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Be just', and fear not : 1 Let ali the ends, thou aim'st at, be thy coun’try's, Thy God's', and truth's, ; I then if thou fall’st, oh Crom
REPLY TO WALPOLE.
(PITT.*) The atrocious crime of being a young man. I which the honorable gentleman has, i with such spirit and decency, charged upon me, \ I shall neither attempt to palliate, nor deny ; but content myself with wishing ihat I may be one of those / whose follies cease with their youth', I and not of that number / who are ignorant in spite of experience.
Whether youth can be imputed to a'ny man as a reproach, I will not assume the province of deter mining: / but surely age may become justly contemptible, | if the opportunities which it brings have passed away without improvement, I and vice appears to prevail | when the passions have subsided.
This illustrious father of English Oratory, having expressed himself, in the House of Commons, with his accustomed energy, in opposition to one of the measures then in agitation, his speech produced an answer from Mr. WALPOLE, who, in the course of it, said, “ Formidable sounds, and furious declamation, confident assertions, and lotiy periods, may affect the young and inexperienced; and, perhaps, the honorable gentleman may have contracted his habits of oratory by conversing more with those of his own age, than with such as have had more opportunities of acquiring knowledge, and more successful methods of communicating their sentiments." And he made use of some expressions, such as vehemence of gesture, theatrical emotion, &c., applying them to Mr. Pirt's manner of speaking. As soon as Mr. WALPOLE sat down, Mr. Pitt got up and replied as above.
The wretch who, after having seen the consequences of a thousand errors, continues süll to blunder, and whose age has only added obstinacy to stupidity, is surely the object of either abhorrence or contempt, and deserves not that his grey head' should secure him from insult. |
Much more is he to be abhorred, / who, as he has advanced in age | has receded from virtue, , and becomes more wicked with less temptation : i who prostitutes himself for money which he cannot enjoy', , and spends the remains of his life i in the ruin of his country.
But youth is not my only crime. ! I have been accused of acting a theatrical part. ! A theatrical part I may either imply some peculiarities of gesture, or a dissimulation of my real sentiments, and an adoption of the opinions and language of another man.
In the first sense, the charge is too trifling to be confuted, and deserves only to be mentioned to be despised. | I am at liberty, like every other man, I to use my own language; and though I may, perhaps, have some ambition; / yet to please this gentleman, I shall not lay myself under any restraint', / or very solicitously | copy his diction, or his mien, , however matured by age, lor modelled by experience. I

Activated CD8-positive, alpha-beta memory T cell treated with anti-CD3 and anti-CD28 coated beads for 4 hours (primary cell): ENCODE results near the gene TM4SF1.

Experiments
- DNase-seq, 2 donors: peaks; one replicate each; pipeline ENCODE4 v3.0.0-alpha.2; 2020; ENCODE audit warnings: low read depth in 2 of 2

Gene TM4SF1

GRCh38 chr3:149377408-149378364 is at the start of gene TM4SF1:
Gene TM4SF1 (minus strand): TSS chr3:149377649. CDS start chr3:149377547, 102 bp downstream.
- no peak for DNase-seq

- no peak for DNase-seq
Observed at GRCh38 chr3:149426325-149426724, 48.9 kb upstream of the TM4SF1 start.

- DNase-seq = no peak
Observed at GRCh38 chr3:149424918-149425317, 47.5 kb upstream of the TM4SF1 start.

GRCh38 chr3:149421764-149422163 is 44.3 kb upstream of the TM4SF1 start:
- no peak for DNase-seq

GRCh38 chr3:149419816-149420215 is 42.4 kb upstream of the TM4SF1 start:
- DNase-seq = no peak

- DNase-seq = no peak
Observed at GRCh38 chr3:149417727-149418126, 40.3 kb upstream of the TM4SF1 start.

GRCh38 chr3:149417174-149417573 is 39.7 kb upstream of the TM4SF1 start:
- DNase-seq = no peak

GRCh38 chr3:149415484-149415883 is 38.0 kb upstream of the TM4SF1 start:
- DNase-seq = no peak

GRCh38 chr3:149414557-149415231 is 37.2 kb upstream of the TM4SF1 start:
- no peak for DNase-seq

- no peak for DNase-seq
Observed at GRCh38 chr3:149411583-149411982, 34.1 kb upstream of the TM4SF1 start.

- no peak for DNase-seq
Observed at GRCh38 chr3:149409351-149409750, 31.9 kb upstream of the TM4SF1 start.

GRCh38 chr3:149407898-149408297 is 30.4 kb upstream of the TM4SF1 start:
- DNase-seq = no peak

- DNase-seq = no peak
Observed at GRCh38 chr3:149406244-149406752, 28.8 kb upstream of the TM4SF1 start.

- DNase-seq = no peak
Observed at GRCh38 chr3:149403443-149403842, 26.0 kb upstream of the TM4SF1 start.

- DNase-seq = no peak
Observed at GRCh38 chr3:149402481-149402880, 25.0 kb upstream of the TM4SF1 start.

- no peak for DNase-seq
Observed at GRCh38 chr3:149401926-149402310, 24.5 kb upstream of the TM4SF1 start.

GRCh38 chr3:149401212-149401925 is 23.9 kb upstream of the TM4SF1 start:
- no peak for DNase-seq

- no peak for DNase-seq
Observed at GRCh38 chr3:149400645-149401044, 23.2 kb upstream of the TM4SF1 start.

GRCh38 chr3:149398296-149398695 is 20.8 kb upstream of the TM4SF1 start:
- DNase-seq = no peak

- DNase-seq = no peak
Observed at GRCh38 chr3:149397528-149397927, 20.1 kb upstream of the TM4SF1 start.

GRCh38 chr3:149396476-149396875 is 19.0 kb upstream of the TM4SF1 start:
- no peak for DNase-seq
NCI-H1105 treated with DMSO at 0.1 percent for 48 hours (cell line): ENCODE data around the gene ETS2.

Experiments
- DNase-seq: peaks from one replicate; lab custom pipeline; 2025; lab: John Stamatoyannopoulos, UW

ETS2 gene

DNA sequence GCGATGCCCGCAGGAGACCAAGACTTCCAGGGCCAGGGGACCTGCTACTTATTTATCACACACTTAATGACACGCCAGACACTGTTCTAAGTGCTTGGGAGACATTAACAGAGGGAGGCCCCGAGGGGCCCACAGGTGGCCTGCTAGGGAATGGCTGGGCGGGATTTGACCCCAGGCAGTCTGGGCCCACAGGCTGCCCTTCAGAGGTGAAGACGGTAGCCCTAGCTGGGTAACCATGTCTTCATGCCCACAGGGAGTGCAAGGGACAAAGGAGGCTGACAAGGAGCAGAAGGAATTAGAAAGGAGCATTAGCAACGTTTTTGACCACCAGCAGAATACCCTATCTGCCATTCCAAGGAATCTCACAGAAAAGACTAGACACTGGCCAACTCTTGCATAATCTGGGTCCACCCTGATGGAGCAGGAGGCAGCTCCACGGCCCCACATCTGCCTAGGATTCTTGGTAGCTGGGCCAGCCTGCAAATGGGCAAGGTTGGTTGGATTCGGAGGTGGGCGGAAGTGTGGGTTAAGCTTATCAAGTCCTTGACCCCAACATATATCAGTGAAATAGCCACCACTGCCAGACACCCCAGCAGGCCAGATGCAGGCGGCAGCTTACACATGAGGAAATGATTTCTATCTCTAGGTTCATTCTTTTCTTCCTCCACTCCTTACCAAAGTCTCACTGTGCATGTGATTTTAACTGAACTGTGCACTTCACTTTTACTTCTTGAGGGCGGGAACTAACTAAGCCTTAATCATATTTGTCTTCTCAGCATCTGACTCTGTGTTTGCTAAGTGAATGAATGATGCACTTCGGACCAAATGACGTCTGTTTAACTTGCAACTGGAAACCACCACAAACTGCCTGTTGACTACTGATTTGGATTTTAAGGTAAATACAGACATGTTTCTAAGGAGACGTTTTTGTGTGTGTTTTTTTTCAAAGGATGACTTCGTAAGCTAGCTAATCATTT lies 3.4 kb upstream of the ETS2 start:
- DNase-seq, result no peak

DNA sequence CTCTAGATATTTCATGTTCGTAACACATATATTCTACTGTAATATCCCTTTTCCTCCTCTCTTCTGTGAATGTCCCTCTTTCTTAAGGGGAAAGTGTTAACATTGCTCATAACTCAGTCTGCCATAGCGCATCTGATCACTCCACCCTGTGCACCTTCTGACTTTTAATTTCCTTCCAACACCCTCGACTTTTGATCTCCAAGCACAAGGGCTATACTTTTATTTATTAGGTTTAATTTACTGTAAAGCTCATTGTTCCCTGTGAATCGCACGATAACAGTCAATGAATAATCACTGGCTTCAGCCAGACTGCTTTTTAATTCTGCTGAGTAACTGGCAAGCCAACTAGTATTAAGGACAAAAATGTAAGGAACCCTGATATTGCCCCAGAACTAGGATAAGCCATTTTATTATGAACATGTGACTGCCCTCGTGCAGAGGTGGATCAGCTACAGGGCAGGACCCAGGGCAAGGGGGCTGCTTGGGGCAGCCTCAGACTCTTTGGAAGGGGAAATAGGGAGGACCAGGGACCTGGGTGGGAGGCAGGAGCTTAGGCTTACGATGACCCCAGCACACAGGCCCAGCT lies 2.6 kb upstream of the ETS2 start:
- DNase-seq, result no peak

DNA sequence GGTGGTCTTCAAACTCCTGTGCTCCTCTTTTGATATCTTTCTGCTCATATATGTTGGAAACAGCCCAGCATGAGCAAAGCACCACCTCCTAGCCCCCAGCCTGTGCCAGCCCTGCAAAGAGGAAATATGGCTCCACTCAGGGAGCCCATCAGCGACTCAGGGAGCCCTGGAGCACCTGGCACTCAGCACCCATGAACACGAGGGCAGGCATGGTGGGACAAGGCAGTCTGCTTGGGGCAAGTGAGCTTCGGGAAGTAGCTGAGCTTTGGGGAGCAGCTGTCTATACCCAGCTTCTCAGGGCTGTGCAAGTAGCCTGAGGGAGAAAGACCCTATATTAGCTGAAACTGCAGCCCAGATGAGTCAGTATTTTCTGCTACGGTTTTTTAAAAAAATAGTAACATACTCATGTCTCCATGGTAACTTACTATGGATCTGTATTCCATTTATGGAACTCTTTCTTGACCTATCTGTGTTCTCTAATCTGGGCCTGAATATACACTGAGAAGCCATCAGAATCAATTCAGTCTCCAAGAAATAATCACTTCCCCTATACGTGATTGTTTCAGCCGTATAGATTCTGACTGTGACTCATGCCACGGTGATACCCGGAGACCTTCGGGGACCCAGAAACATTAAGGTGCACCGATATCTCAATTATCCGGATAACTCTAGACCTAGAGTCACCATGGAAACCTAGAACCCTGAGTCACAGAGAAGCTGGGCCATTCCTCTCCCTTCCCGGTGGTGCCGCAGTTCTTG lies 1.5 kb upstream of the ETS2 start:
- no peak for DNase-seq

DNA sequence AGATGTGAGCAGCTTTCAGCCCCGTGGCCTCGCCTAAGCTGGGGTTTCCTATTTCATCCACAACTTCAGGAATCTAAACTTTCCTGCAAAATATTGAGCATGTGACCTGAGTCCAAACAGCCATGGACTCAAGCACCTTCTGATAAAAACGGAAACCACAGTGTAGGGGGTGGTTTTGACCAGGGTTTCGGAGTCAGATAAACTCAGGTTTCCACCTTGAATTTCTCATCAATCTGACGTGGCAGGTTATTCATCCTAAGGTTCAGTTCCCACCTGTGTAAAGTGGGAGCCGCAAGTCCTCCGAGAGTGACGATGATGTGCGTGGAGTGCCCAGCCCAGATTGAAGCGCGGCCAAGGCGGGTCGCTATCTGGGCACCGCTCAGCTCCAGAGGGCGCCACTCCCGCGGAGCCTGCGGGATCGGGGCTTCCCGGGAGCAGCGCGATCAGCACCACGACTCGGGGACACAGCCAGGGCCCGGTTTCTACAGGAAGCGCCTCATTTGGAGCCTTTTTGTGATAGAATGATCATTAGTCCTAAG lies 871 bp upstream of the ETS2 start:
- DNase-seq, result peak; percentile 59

If any man shall, I by charging me with theatrical behavior, | imply that I utter any sentiments but my own, I shall treat him as a calumniator , and a vil. lain : I nor shall any protection shelter him from the treatment which he deserves. | I shall, on such an occasion, without scruple, trample upon all those forms / with which wealth and dignity entrench themselves : I nor shall any thing but age restrain my resent ment:' age which always brings one privilege :' that of being insolent and supercilious without punishment.
But with regard to those whom I have offended, I am of opinion that if I had acted a borrowed part, I should have avoided their censure. | The heat that offended them is the ardor of conviction, and that zeal for the service of my country which neither hope nor fear, shall influence me to suppress. I
I will not sit unconcerned while my liberty is inva ded, I nur look in silence upon public robbery. | I will exert my endeavors, at whatever hazard, to repel the aggressor, I and drag the thief to jus'tice, what power soever may protect the villany, and whoever may partake of the plunder.
(AKENSIDE) From heaven my strains begin; from heaven descends The Name of genius to the human breast, I And love, and beauty, and poetic joy, And inspiration. | Ere the radiant sun Sprang from the east, I or 'mid the vault of night | The moon suspended her serener lamp ; 1 Ere mountains, woods, or streams adorn'd the globe, I Or Wisdom taught the sons of men' her lore; | Then lived the Almighty Ose; then, deep retired, In his unfathom'd essence, / view'd the forms, | The forins eternal of created things; The radiant sun, the moon's nocturnal lamp, The mountains, woods, and streams, the rolling globe, And Wisdom's mien celestial. I
From the first Of days, ' on them his love divine he fix’d, 1 His admiration : till, in time complete, What he admired and loved, i his vital smile l'nfolded into being. I llence the breath Of life informing each organic frame, Jlence the green earth, and wild resounding waves ; | Hence light and shade alternate; / warmth and coid, / And clear autumnal skies, and vernal showers, i And all the fair variety of things. i
338 PRACTICAL ELOCUTION.
But some to higher hopes
With thought beyond the limit of his frame,
Else wherefore burns
The high-born soul Disdains to rest her heaven aspiring wing Beneath its native quarry. | Tired of earth And this diurnal scene, she springs aloft Thro' fields of air; pursues the flying storm; 1 Rides on the volley'd lightning thro' the heavens; Or, yoked with whirlwinds and the northern blast,